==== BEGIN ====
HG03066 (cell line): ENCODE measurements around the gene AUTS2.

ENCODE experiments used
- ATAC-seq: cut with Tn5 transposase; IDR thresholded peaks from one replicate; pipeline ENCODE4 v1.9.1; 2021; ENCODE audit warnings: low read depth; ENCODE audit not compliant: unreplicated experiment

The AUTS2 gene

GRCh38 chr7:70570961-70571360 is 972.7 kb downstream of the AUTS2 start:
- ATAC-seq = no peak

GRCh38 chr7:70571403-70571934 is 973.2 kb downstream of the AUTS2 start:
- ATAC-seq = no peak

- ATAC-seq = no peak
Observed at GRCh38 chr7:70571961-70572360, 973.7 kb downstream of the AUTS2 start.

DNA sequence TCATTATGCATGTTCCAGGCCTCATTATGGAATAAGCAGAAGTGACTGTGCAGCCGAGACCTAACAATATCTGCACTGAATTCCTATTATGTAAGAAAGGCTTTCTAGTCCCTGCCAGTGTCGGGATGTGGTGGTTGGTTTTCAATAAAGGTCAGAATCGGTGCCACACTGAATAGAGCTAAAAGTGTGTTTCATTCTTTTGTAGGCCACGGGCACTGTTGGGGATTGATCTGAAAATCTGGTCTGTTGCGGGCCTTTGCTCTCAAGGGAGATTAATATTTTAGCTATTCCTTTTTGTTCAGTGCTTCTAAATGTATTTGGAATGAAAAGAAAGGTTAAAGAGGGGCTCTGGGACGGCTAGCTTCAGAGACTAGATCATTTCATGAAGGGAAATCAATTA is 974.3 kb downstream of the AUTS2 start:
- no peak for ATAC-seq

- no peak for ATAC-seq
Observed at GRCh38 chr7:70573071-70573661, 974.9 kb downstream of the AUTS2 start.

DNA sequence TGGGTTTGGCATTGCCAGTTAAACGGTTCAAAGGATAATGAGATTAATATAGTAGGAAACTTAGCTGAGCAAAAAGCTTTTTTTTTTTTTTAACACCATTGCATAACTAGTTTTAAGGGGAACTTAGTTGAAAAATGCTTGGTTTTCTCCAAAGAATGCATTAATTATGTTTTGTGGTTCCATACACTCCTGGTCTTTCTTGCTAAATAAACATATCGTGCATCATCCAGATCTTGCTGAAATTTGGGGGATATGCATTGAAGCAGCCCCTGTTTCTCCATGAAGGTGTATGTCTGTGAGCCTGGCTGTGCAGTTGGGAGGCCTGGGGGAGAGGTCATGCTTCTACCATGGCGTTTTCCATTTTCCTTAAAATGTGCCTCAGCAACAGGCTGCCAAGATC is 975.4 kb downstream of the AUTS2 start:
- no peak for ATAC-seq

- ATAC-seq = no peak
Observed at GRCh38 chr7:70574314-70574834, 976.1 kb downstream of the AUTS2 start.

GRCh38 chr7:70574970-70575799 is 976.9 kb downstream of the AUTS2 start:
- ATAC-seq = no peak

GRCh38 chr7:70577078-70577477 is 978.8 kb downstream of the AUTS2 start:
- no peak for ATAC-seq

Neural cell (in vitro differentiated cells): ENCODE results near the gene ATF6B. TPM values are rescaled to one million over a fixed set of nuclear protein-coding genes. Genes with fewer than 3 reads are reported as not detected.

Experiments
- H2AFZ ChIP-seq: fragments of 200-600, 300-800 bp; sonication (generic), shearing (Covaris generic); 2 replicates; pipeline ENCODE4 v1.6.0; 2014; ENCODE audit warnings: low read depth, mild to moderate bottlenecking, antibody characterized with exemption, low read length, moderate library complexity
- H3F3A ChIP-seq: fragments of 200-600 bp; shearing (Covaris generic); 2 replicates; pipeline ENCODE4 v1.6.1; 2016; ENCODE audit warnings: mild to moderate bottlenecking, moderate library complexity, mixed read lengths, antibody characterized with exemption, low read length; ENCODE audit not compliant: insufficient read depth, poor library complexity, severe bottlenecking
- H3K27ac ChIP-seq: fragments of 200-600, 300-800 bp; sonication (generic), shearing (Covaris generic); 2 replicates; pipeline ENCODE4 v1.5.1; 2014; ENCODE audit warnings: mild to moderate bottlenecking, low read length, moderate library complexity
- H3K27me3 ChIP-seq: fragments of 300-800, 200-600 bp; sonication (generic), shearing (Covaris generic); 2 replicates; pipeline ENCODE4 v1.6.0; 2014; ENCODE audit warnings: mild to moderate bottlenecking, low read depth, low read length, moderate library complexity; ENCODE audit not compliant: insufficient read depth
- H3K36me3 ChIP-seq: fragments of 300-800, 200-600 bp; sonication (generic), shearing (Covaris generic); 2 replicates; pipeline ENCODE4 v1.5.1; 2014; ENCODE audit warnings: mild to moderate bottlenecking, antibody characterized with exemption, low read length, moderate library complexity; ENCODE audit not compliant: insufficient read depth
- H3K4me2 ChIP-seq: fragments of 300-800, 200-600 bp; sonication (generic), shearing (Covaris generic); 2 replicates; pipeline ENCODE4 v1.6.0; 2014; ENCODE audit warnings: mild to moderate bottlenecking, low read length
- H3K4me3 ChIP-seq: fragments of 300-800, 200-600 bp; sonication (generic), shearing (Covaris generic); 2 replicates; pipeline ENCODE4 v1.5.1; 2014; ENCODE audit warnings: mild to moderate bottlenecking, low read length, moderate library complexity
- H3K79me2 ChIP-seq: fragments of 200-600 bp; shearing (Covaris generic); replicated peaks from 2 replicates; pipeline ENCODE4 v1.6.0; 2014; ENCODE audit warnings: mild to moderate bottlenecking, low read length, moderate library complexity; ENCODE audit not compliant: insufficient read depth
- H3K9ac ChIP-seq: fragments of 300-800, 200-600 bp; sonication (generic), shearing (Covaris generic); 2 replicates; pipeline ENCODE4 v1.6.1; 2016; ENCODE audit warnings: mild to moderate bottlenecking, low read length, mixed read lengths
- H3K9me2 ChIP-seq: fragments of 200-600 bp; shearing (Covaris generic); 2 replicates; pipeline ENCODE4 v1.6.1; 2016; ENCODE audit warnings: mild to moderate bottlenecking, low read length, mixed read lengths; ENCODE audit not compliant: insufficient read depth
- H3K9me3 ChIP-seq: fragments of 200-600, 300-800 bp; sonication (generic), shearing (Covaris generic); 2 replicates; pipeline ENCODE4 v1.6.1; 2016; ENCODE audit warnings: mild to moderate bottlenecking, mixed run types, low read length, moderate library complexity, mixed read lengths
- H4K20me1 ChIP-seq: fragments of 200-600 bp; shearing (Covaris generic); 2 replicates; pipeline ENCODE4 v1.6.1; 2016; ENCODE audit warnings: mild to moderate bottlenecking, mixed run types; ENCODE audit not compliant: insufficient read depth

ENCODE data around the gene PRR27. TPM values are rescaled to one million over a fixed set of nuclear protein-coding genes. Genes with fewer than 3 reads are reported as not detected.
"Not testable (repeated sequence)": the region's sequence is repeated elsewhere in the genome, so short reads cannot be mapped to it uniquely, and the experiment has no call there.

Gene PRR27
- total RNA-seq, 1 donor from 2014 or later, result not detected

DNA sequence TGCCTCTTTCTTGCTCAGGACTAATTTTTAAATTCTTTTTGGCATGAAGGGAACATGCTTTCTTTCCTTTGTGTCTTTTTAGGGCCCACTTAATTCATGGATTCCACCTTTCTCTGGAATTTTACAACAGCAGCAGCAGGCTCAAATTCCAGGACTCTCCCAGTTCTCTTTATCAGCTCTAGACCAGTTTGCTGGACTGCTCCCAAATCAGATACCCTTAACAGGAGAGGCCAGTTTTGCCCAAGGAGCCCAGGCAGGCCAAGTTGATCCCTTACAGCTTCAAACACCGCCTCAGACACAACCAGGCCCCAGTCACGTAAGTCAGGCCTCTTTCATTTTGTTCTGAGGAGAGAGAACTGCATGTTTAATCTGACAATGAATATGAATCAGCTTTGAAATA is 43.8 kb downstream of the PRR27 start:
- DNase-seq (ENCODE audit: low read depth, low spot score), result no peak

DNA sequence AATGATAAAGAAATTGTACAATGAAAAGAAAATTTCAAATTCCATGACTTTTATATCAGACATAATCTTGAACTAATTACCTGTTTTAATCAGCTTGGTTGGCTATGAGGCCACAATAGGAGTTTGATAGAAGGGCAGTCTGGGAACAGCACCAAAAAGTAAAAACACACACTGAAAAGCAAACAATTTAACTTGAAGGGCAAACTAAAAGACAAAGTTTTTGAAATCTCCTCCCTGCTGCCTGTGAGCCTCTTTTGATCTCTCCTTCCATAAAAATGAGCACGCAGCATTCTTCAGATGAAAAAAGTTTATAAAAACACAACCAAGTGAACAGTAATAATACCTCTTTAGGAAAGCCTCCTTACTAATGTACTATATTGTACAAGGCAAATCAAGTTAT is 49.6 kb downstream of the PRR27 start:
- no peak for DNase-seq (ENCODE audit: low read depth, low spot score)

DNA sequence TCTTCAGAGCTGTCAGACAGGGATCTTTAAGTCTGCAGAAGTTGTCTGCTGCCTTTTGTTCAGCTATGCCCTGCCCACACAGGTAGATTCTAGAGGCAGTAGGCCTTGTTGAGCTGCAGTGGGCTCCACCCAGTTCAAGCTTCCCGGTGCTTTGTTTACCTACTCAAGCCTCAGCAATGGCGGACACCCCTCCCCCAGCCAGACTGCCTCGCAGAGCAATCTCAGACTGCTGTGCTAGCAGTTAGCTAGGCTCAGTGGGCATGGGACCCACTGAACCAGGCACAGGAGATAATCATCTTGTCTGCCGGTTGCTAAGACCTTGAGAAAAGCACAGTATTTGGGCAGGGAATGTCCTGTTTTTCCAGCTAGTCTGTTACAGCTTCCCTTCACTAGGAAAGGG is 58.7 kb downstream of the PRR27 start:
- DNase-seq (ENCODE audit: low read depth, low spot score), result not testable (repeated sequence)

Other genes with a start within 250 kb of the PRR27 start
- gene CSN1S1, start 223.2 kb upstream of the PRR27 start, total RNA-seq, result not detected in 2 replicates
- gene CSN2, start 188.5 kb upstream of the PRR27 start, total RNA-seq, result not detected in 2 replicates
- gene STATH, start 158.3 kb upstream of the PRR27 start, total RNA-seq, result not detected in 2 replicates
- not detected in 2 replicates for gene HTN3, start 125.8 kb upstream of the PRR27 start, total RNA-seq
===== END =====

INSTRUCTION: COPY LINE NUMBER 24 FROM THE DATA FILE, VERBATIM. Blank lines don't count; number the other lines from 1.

Experiments